Leaching of Flame Retardants from products deposited in Landfills
(English)Manuscript (Other academic)
Materials in many products in daily use are amended with chemicals to give them desired properties, e.g. flame retardants (FRs) used to reduce the risks of products catching fire. However, potential risks posed by some of these chemicals, including FRs, to the environment and human health have raised concerns. Hence, there is a need for more knowledge regarding the fate of FRs, notably in landfills, where many FR-containing products are deposited. This article presents analyses of FRs and derivatives in leachates sampled during laboratory-scale simulations of landfills containing various FR-containing products progressing through typical landfill ageing phases. The FRs represented substances used both reactively, i.e. bound to the flame-protected material and additively, i.e. without any covalent bonding to the product.The phosphorus-based Pyrovatex-FR and the brominated tetrabromobisphenol A (TBBPA) were used to represent the reactive FRs, and the nitrogen-based melamine and phosphorus-based FR of Proban the additive FRs. Residual FRs from the treatment of the materials were probably the main contributors to the leachates from all products. Their durability, i.e. ability to withstand laundry washes, was reflected in their leaching abilities, while the different landfill conditions were of minor importance, except for melamine (of which approximately 10% of the amount present in the test product leached and mineralised to carbon dioxide and ammonia, mainly during the period when the landfill models passed from acidogenic to methanogenic conditions). The other additively applied FR in Proban leached first during the later part of the incubation (between 80 and 112 weeks), in accordance with its laundry resistance. Substantial proportions of the residual chemicals in Pyrovatex-treated materials are generally lost during the first washing. Accordingly, early losses of the chemicals used in this treatment were detected during the landfill simulation. Elevated phosphate concentrations were also detected in simulations with the Pyrovatex- and Proban-treated products, suggesting that the FRs generated in these treatments were degraded during or after release to the leachate. Small amounts of TBBPA were observed at the end of the incubation, and no TBBPA degradation products were observed, but debromination (which is likely to occur during anoxic stages) would lead to the formation of bisphenol A.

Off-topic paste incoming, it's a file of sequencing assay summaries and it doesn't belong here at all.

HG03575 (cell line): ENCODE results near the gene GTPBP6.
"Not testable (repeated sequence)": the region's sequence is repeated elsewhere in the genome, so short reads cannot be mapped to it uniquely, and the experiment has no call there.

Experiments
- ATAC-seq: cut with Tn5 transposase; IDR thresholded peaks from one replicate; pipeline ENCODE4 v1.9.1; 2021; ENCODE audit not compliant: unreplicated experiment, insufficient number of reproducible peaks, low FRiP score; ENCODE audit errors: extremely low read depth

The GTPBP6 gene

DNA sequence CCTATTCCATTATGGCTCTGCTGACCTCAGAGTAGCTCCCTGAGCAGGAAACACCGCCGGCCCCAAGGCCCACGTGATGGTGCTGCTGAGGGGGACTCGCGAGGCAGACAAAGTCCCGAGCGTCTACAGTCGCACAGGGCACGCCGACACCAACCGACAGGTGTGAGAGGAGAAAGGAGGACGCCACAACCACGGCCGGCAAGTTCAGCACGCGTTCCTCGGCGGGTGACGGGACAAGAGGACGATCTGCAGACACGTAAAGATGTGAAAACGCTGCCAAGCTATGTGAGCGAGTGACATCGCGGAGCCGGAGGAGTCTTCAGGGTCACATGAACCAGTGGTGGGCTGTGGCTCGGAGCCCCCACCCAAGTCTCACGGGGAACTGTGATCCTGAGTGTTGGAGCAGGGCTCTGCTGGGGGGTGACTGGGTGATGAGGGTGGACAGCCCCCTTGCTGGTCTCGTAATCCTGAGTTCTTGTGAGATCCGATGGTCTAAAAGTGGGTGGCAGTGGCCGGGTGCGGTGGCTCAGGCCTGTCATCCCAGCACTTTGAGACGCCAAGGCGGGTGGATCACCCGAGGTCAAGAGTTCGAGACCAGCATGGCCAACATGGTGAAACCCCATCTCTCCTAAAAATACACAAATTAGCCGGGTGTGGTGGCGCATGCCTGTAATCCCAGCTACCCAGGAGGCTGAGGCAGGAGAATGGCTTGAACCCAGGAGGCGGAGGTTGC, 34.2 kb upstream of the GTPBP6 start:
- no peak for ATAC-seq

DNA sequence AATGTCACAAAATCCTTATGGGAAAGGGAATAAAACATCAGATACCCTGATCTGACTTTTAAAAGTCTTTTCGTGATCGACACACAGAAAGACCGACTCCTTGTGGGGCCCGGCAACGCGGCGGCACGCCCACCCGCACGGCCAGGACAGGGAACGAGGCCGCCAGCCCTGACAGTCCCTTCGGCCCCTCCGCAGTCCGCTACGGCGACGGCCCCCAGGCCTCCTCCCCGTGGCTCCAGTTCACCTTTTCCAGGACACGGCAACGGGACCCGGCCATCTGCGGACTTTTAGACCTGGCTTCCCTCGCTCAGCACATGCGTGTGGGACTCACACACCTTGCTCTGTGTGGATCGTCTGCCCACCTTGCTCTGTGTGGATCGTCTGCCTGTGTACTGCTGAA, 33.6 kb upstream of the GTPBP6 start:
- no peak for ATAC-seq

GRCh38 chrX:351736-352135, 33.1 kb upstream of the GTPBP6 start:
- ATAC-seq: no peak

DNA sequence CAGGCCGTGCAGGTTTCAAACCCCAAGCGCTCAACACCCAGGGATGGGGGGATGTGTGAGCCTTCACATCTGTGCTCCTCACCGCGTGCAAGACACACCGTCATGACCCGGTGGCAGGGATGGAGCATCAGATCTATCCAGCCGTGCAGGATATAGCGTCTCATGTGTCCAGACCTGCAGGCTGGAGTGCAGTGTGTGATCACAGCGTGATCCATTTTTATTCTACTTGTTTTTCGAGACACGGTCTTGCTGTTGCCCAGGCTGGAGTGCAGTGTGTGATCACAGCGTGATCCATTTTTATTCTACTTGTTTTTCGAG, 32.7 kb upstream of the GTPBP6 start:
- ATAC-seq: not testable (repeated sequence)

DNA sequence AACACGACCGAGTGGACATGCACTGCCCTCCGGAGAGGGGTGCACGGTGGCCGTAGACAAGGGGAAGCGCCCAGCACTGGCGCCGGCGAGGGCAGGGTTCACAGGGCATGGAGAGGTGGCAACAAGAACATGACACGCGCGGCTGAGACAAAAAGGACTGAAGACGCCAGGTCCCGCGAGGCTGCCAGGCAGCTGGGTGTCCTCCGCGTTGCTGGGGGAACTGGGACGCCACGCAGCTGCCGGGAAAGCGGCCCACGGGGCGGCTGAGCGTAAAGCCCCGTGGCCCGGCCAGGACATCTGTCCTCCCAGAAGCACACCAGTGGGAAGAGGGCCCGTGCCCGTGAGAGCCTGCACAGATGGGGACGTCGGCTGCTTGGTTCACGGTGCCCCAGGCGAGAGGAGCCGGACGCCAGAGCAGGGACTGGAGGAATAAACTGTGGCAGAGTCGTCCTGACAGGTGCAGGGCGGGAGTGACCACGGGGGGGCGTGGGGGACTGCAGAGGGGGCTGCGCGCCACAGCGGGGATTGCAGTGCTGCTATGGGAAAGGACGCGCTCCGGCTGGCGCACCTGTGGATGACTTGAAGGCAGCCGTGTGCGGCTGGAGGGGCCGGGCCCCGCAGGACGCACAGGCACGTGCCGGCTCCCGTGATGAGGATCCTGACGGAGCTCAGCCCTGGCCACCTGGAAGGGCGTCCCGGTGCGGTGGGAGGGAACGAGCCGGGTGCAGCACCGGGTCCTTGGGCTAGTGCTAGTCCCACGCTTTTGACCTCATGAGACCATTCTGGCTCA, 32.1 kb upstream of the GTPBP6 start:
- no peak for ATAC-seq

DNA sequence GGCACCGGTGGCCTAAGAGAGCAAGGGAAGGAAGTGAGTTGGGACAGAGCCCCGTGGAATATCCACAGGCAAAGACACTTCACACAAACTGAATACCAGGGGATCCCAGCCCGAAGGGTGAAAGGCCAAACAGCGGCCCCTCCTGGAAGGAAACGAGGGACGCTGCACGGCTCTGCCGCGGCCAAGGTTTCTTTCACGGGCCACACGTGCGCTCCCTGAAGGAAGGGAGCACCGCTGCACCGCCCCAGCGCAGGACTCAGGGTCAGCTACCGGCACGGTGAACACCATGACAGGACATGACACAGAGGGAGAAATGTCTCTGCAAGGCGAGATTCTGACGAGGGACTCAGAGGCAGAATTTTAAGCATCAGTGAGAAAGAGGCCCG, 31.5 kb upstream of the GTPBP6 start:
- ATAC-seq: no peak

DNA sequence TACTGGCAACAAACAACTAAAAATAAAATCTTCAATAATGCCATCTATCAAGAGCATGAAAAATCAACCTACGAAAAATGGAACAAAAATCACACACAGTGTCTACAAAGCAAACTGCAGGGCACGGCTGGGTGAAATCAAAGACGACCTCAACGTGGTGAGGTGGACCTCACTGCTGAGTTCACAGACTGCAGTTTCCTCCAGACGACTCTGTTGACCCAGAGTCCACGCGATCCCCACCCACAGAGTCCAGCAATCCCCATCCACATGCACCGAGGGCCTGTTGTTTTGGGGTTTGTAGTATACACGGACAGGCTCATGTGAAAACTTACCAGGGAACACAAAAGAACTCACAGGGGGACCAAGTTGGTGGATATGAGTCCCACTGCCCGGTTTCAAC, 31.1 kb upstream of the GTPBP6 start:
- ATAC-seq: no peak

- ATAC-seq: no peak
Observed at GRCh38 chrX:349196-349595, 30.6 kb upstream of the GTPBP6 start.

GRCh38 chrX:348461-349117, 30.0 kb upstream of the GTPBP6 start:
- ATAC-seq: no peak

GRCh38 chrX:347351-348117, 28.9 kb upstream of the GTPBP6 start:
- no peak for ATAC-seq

IdentifiersURN: urn:nbn:se:liu:diva-15210OAI: oai:DiVA.org:liu-15210DiVA: diva2:113676